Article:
Test after test and nothing. Until I visited The Morrison Center in NYC and they basically tested me for everything under the sun. Guess what… LYME DISEASE. Why didn’t anyone test me for that before, huh? Frustration aside, I was so grateful to have a diagnosis to work on again. They were kind enough to diagnose me with a slew of other issues too (a parasite, antibiotic-resistant sinus colonies, candida overgrowth, etc.). Until I learned how incredibly complicated one tick bite can make your life. Once again, I did the rounds with so many doctors, so many antibiotics (seriously, I think I consumed at least 500 in the matter of a few months).

While I saw some improvement, eventually it tapered off and I was stuck feeling hopeless. At this point, I had been let go from the PR firm for “financial reasons,” which, honestly I believe but I also completely understand why I was the one to be let go. First, I was an event planner not interested in PR in the slightest. Second, I was one of the most recent hires. And the third probably had something to do with my absolute hatred of the job and zero motivation to contribute more than I had to. So, yeah, I get it. This turned out to be a blessing in disguise because it allowed me to have my bedridden days as I tried to tackle this beast of a disease. My treatments ranged from a ridiculous amount of antibiotics to oxygenating and blasting my blood with UV light before returning it to my body. Basically, I was willing to try anything. That is, until none of it was working.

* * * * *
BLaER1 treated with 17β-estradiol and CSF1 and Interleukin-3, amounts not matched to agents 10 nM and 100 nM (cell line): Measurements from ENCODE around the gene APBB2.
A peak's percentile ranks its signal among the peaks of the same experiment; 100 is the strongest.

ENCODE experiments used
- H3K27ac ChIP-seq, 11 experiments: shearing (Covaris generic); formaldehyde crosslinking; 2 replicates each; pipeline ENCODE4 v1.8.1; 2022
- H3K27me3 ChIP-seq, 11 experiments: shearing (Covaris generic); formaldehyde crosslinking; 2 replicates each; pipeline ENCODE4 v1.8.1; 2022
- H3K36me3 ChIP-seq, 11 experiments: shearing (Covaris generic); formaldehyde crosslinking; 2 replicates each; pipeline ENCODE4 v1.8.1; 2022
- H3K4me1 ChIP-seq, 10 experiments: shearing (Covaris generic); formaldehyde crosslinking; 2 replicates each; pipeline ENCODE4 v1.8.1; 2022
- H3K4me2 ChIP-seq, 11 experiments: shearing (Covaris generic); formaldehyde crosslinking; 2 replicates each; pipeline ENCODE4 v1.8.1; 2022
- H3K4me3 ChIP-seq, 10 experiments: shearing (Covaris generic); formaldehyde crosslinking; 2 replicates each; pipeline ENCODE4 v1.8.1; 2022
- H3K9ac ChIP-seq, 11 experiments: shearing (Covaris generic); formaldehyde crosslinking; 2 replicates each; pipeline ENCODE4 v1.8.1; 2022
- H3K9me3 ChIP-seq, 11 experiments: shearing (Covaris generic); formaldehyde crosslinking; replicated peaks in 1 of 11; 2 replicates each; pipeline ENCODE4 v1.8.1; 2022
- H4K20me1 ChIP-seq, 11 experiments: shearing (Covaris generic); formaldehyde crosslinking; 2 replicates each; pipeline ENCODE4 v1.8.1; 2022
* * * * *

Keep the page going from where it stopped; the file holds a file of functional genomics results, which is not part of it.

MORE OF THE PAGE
This is when that angel of a nutritionist came back into my life. Turns out, she had Lyme Disease in high school and it was so bad that she ended up in a wheelchair. She was eager to work with me again and I went with it. Thank god I did. Instead of a ton of gut-destroying antibiotics, this woman put me on a ton of gut- and immune-supporting natural supplements. I also went Keto for 6 months, one of my proudest accomplishments, no exaggeration. Three months in, I’m 75% back to being my old self. Eventually though, this improved health too tapered off. But I was so much better off that I was willing to take the results, call it a success, and try to get back to my life. I started working again, this time in the wellness industry at an infrared sauna startup. It was all going great, except for having to wake up at 5am and work weekends… And then my health started going downhill again. No idea why and my savior of a nutritionist wasn’t having much impact either. My mental health deteriorated severely. I’d say I’m a pretty optimistic person, although most people wouldn’t guess it based on my resting face. It got to the point where I would wake up, pop an Ativan just to get me moving, spend the day watching Netflix while at work, coming home, and retreating to my room until I had to repeat the whole process the next day. I resisted being labeled depressed for as long as I could. My therapist started to tell me for months that she wanted me on meds just to help me get out of this hole. Let me clarify - I’ve never been suicidal and don’t think my personality really lends itself to that. But my outlook on life was extremely grim. I saw no hope for a future where I’d be healthy enough to hold a job or have any meaning to my life. Every session with my therapist was done with tears welled up in my eyes. I finally caved and asked my doctor for Wellbutrin. GAMECHANGER. Life wasn’t so unbearable anymore. My brain started to be functional most days, a huge feat, and I had hope of getting out of the job I hated and the city I no longer loved.